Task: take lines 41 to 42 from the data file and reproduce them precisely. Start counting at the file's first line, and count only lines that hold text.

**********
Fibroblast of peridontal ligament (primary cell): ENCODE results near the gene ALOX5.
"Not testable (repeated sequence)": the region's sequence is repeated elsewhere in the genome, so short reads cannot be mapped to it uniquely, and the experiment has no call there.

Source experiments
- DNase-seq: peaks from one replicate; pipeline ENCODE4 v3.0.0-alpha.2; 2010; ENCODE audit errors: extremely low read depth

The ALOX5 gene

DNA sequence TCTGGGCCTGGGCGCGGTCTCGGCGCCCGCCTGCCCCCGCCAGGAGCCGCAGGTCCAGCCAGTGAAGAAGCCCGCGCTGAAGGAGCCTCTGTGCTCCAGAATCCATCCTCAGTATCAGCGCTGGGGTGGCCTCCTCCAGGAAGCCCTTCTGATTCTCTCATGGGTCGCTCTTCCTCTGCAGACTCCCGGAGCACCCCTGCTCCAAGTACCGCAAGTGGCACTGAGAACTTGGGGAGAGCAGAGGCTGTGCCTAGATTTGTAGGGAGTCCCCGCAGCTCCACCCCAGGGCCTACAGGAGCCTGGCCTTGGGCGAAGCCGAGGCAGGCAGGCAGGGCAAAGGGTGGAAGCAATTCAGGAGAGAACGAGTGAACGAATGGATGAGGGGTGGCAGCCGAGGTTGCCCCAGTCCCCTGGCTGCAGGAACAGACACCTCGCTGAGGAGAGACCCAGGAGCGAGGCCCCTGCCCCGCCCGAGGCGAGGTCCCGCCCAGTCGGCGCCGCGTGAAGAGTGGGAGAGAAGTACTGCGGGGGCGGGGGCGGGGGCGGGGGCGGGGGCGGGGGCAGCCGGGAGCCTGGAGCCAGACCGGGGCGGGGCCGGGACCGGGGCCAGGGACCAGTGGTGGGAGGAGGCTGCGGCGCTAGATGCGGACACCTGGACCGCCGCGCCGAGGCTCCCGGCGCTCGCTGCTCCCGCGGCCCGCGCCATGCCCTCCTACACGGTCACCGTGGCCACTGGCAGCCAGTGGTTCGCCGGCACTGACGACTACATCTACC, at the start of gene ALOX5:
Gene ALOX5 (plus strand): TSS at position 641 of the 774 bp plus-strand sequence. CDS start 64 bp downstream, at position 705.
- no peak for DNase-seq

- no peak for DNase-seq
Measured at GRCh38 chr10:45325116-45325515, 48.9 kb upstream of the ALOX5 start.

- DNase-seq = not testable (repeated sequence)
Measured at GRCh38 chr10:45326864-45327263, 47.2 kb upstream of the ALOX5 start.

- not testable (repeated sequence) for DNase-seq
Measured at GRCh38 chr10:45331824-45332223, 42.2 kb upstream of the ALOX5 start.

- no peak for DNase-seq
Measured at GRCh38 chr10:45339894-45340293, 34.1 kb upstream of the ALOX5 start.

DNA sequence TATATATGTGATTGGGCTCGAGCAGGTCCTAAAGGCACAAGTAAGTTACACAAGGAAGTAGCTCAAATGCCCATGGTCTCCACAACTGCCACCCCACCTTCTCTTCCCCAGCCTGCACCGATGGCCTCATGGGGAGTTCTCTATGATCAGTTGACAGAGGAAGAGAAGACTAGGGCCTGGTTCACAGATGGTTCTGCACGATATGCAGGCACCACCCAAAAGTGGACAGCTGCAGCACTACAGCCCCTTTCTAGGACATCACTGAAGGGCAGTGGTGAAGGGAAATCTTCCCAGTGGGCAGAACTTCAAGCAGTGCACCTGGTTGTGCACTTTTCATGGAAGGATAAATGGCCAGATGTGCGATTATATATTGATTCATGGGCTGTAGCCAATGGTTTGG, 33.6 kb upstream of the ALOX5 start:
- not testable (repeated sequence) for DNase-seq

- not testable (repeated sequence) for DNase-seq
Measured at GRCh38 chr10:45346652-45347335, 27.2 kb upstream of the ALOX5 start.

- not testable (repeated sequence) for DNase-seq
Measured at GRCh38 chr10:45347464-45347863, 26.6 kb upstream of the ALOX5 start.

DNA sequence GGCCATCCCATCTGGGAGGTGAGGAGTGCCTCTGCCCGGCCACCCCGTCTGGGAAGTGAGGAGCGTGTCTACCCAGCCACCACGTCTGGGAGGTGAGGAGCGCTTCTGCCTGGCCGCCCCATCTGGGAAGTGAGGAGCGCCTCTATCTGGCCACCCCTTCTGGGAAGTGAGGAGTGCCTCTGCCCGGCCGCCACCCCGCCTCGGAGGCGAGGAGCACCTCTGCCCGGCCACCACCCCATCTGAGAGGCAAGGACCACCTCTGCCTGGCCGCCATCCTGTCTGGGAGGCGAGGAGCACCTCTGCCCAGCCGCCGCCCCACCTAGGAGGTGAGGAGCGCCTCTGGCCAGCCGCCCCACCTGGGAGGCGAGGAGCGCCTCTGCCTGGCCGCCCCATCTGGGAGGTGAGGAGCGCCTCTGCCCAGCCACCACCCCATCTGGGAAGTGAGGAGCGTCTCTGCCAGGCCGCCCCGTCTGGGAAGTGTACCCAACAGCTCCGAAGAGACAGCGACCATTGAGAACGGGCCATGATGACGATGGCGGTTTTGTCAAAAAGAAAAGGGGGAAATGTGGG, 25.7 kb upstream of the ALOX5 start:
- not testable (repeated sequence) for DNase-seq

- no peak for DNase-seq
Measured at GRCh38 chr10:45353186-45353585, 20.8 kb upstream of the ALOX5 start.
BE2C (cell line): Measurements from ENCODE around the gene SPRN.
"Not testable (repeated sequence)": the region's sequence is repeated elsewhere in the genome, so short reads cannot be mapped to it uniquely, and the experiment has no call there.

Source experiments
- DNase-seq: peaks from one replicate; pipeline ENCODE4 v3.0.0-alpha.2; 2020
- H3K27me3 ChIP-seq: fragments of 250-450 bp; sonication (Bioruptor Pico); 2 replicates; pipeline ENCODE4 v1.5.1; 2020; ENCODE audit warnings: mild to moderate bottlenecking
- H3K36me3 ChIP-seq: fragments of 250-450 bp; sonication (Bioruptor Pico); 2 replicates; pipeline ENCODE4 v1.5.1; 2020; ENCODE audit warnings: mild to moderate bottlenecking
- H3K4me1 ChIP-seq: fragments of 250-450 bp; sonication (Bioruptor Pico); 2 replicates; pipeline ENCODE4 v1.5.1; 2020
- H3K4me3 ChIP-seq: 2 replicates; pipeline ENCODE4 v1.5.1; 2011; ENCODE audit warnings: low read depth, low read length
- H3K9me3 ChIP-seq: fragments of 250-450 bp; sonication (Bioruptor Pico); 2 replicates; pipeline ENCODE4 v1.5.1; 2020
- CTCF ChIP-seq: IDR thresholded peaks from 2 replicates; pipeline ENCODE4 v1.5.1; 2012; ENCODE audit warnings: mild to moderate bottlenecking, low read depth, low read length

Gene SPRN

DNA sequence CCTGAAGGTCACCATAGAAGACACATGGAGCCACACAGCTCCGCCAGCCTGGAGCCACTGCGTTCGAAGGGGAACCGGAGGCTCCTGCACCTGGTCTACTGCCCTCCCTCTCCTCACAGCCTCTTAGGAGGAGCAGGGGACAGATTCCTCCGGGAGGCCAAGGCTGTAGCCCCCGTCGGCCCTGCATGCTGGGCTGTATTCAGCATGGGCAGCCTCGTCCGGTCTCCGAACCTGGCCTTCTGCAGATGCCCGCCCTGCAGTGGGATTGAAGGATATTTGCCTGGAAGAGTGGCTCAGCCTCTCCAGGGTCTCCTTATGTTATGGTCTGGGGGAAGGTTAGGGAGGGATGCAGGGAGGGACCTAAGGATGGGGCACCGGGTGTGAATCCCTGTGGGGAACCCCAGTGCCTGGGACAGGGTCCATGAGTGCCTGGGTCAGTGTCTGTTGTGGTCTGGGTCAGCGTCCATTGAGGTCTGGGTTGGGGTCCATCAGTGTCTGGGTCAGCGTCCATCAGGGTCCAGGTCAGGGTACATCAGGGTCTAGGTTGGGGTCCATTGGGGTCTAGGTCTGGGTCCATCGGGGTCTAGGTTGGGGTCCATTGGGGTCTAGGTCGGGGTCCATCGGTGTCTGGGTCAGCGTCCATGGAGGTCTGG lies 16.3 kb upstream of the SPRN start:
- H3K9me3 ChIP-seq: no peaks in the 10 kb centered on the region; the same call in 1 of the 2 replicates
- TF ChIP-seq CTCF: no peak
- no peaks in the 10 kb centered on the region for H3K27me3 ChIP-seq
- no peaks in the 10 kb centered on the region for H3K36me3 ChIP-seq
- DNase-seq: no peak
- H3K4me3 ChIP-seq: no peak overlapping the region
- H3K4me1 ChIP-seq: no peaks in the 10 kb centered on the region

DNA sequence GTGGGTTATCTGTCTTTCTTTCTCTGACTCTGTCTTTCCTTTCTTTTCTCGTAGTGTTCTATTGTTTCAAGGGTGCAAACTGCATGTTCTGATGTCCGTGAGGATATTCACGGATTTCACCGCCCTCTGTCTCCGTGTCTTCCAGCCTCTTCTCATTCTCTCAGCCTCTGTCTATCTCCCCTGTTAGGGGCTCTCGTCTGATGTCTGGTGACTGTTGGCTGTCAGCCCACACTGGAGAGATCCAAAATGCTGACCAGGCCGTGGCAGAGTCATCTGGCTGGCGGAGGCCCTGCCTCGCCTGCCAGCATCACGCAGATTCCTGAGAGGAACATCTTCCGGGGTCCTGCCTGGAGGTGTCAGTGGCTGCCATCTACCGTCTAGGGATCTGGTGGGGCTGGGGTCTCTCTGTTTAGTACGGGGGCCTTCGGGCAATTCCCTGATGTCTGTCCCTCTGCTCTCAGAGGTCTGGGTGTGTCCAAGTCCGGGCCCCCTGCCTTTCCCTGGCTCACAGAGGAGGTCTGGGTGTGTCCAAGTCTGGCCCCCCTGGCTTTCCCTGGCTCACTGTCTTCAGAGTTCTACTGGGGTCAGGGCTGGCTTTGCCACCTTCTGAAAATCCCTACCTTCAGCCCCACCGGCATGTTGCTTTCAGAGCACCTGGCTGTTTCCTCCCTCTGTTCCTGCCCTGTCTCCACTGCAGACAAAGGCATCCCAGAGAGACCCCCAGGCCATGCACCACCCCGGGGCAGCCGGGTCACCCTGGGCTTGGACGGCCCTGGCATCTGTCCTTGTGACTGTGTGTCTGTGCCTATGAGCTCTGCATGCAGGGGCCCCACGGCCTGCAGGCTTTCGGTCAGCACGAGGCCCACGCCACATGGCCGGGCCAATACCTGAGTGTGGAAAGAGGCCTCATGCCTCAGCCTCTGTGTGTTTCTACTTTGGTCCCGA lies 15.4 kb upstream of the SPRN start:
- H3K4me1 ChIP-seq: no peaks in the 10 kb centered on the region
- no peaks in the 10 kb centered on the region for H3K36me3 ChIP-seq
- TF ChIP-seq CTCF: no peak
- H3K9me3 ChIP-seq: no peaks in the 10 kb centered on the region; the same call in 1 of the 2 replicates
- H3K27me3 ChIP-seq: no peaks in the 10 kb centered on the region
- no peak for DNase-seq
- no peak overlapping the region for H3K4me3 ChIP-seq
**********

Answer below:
- no peaks in the 10 kb centered on the region for H3K27me3 ChIP-seq
- no peaks in the 10 kb centered on the region for H3K36me3 ChIP-seq